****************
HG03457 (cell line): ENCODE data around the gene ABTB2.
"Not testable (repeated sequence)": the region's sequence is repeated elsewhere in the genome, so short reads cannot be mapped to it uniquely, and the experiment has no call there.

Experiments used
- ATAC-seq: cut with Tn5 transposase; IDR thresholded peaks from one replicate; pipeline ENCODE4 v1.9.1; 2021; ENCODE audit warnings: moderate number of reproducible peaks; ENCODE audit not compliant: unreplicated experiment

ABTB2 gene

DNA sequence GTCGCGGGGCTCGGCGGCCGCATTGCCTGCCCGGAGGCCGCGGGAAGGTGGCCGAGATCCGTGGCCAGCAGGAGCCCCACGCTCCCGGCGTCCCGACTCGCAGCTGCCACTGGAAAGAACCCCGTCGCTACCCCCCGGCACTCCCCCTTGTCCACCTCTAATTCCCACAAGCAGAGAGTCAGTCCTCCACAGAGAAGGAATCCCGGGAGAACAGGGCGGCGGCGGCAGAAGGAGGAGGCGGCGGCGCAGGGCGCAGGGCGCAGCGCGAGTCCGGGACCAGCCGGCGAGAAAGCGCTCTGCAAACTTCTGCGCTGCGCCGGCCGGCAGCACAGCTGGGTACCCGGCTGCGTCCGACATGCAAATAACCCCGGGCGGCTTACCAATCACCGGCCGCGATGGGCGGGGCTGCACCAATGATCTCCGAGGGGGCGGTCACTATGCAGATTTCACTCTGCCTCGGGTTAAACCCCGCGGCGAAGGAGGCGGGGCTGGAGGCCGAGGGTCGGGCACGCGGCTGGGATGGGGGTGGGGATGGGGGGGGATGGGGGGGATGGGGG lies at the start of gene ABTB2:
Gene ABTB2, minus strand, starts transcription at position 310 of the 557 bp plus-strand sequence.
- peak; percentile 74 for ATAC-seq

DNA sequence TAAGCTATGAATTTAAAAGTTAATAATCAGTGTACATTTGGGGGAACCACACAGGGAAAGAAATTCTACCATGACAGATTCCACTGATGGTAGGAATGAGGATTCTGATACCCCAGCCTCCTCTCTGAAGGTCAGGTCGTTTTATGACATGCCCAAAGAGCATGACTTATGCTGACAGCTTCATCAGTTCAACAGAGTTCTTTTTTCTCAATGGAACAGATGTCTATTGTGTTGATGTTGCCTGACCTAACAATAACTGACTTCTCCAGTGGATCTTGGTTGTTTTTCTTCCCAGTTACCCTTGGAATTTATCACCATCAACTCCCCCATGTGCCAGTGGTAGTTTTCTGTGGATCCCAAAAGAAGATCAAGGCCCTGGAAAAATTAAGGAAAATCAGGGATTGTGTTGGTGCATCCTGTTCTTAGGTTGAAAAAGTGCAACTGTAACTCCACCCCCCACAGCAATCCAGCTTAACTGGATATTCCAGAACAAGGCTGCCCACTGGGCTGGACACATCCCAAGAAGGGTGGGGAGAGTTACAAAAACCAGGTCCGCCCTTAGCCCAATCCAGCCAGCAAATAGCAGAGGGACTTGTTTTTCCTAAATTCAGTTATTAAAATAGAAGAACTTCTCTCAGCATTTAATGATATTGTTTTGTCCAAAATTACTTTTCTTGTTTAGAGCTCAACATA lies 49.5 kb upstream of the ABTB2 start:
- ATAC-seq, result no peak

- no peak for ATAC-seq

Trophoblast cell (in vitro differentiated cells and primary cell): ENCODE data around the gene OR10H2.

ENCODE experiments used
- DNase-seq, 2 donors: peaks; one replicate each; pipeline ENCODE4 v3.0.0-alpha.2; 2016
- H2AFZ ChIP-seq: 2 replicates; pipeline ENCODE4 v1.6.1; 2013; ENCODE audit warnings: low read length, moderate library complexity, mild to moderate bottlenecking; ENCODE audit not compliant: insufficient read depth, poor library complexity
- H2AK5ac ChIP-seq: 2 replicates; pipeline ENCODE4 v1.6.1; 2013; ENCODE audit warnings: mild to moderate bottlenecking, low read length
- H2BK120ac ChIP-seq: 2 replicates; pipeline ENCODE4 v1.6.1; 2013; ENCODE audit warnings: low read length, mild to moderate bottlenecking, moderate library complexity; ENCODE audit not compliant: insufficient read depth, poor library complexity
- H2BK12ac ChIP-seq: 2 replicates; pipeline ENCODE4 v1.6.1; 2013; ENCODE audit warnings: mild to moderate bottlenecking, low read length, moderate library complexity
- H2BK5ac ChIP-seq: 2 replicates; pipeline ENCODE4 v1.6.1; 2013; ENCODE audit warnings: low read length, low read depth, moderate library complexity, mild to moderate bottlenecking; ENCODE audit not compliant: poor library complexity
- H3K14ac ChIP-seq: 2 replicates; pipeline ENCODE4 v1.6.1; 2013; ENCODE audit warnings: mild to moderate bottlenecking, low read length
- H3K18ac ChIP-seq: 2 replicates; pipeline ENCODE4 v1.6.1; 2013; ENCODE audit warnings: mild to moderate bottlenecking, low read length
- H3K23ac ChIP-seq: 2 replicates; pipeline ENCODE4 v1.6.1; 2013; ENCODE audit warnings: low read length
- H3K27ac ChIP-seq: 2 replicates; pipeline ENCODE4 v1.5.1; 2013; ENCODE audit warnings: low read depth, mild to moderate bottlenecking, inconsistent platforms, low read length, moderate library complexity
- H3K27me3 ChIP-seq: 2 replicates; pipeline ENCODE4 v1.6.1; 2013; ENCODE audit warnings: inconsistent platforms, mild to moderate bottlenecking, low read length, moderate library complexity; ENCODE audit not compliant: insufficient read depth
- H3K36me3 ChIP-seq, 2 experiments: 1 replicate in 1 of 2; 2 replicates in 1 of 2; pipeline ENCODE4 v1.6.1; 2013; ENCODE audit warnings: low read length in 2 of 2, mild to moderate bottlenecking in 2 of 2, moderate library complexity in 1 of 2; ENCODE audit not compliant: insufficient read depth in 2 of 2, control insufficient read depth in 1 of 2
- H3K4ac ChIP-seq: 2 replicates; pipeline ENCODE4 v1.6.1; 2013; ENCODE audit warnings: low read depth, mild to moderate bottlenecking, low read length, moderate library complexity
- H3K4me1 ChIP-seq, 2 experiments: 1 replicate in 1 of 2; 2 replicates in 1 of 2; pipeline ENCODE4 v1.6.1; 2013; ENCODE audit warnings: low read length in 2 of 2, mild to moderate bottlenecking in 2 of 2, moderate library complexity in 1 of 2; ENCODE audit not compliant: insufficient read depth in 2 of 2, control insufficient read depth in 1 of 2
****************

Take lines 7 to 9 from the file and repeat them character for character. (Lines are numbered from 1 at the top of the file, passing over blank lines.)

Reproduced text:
Gene ABTB2, minus strand, starts transcription at position 310 of the 557 bp plus-strand sequence.
- peak; percentile 74 for ATAC-seq

DNA sequence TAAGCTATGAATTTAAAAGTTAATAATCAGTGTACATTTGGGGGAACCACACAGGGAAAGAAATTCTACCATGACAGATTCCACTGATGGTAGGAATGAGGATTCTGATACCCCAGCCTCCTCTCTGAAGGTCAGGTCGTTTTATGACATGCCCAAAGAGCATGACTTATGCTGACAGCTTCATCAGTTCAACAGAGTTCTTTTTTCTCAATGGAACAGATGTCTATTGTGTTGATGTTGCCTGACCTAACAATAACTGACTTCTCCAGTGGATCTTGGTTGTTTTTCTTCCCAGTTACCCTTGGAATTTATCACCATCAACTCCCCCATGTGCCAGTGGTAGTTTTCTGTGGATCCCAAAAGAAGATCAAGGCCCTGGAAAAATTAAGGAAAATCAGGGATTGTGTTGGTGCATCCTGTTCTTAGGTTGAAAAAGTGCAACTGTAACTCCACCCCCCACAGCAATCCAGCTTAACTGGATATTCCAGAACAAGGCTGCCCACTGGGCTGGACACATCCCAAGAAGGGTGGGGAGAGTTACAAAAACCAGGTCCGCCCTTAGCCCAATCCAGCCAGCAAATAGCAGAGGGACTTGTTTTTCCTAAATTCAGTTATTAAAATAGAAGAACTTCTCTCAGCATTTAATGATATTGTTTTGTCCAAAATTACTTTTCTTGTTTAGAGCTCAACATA lies 49.5 kb upstream of the ABTB2 start: